MOST OF US who have reached middle age or beyond can look back to our younger days and think of a year which really set the course for the rest of our lives.

In our late teens or twenties, what happened in a single year was often highly significant. Whether we started a new job, went to university, met a life partner, established a first home or gave birth to a child, those events were real milestones. Even a live event, like a gig, concert, exhibition or festival may have opened up new avenues of thought, new fields of interest, new political convictions or ways of living.

For the past year, all these possibilities have been either cancelled, or strictly curtailed and made much more difficult. For those of us who are no longer young, a year is a significant chunk of time, but it’s probably much less likely to have contained a life-changing event. So, I for one am deeply impressed by the way the young people of the UK have behaved in this pandemic. They have shown a degree of selflessness and altruism for which I don’t think they have been given enough credit.

As we entered the pandemic, children and young people were already getting a raw deal from British society. For low income families, support had been cut relentlessly for a decade, and whilst parents or grandparents may have enjoyed relatively secure jobs and affordable homes, young adults face a labour market with little security, poorer terms and conditions, and housing that swallows up far too much of their income. Now, as we emerge from lockdown, it looks as if it is this younger generation that will also pay the highest economic price in terms of job losses and blighted career prospects.

And yet, despite being at the sharp end of so much social injustice, young people have behaved very well in the pandemic – far better than perhaps we had a right to expect. Certainly those I know, in their late teens and twenties and just starting out in life, have been diligently following guidance and abiding by lockdown rules. In some cases, where there was a clinically vulnerable person in their household, they have been even more conscientious than their older relatives, determined not to be responsible for bringing Covid into the home. In their behaviour they have shown, on a daily basis, selfless consideration for their families and communities. Celebrating their 18th and 21st birthdays in a family bubble probably wasn’t what most had hoped for, but there was little complaint.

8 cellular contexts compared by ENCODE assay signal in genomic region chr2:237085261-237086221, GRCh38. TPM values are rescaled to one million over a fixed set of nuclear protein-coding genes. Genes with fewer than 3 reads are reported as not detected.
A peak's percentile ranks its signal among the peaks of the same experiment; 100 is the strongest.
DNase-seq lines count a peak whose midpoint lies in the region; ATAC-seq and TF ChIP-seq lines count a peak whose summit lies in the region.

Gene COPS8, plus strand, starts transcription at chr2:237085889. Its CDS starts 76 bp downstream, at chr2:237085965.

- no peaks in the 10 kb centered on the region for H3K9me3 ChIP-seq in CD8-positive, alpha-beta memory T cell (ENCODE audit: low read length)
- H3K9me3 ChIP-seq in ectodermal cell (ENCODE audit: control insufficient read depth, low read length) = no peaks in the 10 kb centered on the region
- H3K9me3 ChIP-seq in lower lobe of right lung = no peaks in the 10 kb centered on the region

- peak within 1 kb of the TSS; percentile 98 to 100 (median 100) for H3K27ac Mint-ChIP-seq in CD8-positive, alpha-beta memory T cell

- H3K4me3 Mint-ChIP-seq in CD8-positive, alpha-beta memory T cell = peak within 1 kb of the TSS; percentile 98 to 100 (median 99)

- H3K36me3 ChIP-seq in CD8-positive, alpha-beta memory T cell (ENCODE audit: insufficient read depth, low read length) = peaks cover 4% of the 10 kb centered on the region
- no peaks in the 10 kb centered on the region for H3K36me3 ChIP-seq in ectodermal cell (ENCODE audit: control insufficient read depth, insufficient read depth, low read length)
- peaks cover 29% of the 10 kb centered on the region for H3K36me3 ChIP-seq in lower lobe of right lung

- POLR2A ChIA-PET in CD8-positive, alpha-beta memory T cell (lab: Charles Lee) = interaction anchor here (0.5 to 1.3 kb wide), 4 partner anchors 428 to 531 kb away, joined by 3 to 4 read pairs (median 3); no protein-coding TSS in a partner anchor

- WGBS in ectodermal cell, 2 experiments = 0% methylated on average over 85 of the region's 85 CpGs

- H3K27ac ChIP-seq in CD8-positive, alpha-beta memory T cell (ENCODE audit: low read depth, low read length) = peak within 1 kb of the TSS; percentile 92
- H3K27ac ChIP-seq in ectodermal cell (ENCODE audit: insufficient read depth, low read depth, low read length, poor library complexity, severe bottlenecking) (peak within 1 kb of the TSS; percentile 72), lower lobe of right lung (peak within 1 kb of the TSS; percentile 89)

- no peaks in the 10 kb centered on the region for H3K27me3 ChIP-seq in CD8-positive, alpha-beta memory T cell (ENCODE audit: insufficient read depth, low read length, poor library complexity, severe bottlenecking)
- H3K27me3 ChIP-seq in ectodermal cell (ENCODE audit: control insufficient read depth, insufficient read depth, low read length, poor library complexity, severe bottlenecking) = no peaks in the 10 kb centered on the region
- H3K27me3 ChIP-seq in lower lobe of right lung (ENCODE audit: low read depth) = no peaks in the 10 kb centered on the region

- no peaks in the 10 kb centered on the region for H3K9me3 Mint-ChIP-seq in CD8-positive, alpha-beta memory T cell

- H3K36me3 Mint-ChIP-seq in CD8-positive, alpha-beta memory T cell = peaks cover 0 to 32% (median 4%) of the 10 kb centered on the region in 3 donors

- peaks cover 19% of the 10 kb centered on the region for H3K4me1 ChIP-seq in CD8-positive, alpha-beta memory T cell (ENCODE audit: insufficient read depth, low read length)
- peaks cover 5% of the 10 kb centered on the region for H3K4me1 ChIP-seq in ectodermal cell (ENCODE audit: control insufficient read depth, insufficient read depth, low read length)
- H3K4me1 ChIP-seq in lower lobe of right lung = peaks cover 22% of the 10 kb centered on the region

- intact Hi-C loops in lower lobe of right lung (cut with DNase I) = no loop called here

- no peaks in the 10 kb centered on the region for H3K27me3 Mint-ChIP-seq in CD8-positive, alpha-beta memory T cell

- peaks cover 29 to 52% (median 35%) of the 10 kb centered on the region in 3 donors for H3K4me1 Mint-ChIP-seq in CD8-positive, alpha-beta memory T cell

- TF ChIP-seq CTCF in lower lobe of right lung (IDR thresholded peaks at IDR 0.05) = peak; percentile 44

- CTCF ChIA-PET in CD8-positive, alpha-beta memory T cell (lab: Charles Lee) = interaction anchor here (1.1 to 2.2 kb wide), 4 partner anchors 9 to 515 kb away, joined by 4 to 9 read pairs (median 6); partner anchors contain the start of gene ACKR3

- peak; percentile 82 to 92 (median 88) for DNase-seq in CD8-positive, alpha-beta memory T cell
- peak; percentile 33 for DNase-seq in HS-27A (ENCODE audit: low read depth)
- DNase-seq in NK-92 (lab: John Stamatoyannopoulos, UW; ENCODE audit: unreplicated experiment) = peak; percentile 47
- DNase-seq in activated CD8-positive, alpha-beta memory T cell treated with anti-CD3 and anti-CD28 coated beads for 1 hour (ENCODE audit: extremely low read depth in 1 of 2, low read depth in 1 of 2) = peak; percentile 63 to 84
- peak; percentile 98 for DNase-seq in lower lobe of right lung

And of course, we should never forget that many of the key workers who have kept society going, and those who have been at the frontline of combatting the pandemic were themselves very young. Care workers, newly qualified healthcare staff, medical and nursing students – they were all enlisted into a battle which none of us would feel ready to fight. Thrown in at the deep end, many will have seen things they would want to forget but will never be able to. The experience will probably stay with them for the rest of their lives.

This generation will at best have missed out on many of the important things they should have experienced over the past year, and at worst will have been traumatised from working in care homes, hospital wards and ICUs.

Last April, in the early months of the pandemic, ITV news reported on a beautiful friendship between care home resident Ken Benbow, 94, and care worker Kia Tobin, 17. Mentioned almost in passing was the fact that Kia had moved into the care home to minimise the risk of transmitting Covid to the residents.

As a country we often look to the past and speak about people like Ken as belonging to our ‘greatest generation’ – and of course it’s only right that we should cherish and honour them. But perhaps now it is also time to recognise the qualities and achievements of our current generation, to look to the future and to think about how we can help to make the country a better and a fairer place for them.


© Bernadette Meaden has written about political, religious and social issues for some years, and is strongly influenced by Christian Socialism, liberation theology and the Catholic Worker movement. She is an Ekklesia associate and regular contributor. Her latest book is Illness, Disability and Caring: A Bible study for individuals and groups (DLT, 2020).  Her latest articles can be found here. Past columns (up to 2020) are archived here. You can follow Bernadette on Twitter: @BernaMeaden